The Other Side of the Ledger
personal wealth health
The Other Side of the Ledger
Consider all debts and liabilities when calculating net worth.
WILLIAM J. LYNOTT
When it comes to properly managing your personal finances, the job is directly in your own hands. Your broker, banker or brother-in-law aren’t going to do it. It’s in your best interests to manage this yourself.
One of the most important parts of skilled financial management is periodically determining your true net worth. Last month, we talked about the importance of calculating your total assets, but that’s just the first step in determining your net worth.
Next, the job of calculating your debts and liabilities must be charged against those assets. Here is a reminder of the liabilities that you may have:
1 Credit card debt
If you pay your full balance when you get your credit card bills every month, congratulations are in order. However, if you are carrying a balance, that must be included among your debts. Don’t forget to add in any new purchases that have not yet been billed to your accounts.
2 Local charge accounts
If you have any local charge accounts with retailers, pharmacies or other businesses, the outstanding balances must be included as part of your total liabilities.
3 Outstanding loans
Until you list them on paper or a computer screen, you may not realize how fast they add up. In this category, include auto loans, home mortgages, student loans, home equity loans, home improvement loans, stock purchases on margin and remaining balances on any other outstanding loans.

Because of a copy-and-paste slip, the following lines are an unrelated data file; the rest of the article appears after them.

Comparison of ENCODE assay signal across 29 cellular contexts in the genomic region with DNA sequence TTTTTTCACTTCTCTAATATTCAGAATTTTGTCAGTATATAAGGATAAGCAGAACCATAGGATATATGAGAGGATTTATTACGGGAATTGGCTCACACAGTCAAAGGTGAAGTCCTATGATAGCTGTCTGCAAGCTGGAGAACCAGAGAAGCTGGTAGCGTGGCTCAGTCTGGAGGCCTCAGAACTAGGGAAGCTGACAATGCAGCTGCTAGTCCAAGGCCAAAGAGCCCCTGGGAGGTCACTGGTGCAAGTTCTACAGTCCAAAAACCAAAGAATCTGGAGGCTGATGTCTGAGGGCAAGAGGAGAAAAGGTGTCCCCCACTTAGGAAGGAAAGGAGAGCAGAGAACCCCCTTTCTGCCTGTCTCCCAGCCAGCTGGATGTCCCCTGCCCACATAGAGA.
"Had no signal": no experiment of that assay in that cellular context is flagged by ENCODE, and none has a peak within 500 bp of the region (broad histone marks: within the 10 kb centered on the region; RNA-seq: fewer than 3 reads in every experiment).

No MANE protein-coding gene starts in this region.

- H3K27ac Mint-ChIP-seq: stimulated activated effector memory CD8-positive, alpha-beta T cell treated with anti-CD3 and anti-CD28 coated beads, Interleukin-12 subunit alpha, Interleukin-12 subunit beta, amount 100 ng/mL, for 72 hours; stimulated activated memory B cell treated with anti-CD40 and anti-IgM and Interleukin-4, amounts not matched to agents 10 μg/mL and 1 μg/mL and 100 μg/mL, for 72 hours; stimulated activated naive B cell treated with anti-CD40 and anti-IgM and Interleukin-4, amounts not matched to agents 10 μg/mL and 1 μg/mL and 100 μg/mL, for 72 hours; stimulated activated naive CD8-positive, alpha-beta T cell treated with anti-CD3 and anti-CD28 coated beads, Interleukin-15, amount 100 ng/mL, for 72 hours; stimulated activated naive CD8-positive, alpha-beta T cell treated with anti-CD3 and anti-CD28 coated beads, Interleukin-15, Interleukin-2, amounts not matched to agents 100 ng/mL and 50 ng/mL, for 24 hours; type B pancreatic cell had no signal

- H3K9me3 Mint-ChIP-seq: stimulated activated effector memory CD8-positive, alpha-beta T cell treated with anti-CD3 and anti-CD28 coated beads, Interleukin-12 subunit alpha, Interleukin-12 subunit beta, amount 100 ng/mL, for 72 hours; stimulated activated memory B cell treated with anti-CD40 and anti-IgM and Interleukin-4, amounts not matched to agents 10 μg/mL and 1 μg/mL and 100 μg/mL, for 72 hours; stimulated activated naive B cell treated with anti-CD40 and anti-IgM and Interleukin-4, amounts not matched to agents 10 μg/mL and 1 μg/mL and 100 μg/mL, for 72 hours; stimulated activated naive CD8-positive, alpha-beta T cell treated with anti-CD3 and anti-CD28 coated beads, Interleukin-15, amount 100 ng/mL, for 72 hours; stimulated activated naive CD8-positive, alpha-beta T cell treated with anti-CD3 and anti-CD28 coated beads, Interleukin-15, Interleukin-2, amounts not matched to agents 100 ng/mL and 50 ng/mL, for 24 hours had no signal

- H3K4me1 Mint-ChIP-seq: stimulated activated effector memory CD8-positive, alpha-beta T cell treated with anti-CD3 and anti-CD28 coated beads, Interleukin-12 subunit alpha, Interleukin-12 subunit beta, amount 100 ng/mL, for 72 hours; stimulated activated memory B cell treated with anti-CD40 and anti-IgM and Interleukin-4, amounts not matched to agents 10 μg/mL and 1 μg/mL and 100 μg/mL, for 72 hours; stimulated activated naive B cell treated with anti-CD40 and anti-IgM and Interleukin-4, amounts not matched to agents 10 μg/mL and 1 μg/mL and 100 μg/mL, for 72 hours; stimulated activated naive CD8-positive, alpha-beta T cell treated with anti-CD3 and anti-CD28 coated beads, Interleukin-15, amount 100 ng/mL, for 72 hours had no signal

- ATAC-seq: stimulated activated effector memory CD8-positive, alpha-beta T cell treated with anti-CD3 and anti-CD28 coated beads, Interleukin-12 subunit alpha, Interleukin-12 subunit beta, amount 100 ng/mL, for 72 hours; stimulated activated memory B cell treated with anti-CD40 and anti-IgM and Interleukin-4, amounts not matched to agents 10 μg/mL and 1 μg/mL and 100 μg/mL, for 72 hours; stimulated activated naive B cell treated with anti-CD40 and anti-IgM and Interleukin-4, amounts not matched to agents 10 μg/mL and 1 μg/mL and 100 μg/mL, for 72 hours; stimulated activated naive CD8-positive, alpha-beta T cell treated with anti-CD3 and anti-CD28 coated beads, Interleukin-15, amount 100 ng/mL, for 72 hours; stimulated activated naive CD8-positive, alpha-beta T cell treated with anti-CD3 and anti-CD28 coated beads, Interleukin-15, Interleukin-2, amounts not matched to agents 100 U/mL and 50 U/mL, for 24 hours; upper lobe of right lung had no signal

4 Outstanding bills
Don’t forget those outstanding bills sitting in a drawer. This category includes unpaid medical and dental bills, homeowners insurance, life insurance, medical insurance, auto insurance and outstanding rent and utility bills.
5 Unpaid taxes
Among the easiest to forget when calculating total debts and liabilities are unpaid taxes. This includes not only federal and state income tax bills or estimates due, but also real estate and personal property taxes due in some states, as well as city and other local taxes.
Determine net worth
In summary, it’s important to include every financial obligation you have when adding total liabilities if your calculation of net worth is to be accurate and meaningful.
Once you are satisfied that you have included all your liabilities and all your assets, simply subtract your liabilities from your assets to determine your net worth.
Knowing exactly where you stand at a given time is essential. You may choose to calculate your net worth every month, once a year or at any point in between. No matter how often you choose to do it, it’s important to think of net worth as a snapshot of your financial status at a given point.
Like a photo snapshot, net worth is static; it portrays your financial status at a particular time. As with a photo, life goes on and so does your financial status. That’s why you should calculate your net worth on a periodic basis. OM
|Calculate Net Worth
DEBTS AND LIABILITIES
Credit card debt _____
Local charge accounts _____
Outstanding loans _____
Outstanding bills _____
Unpaid taxes _____
TOTAL ASSETS (MARCH P. 84) _____
(SUM OF ABOVE) _____
NET WORTH _____
MR. LYNOTT IS A FREELANCE WRITER WHO SPECIALIZES IN BUSINESS MANAGEMNET AS WELL AS PERSONAL AND BUSINESS FINANCE. VISIT WWW.BLYNOTT.COM, OR SEND COMMENTS TO OPTOMETRICMANAGEMENT@GMAIL.COM.
Optometric Management, Volume: 48 , Issue: April 2013, page(s): 56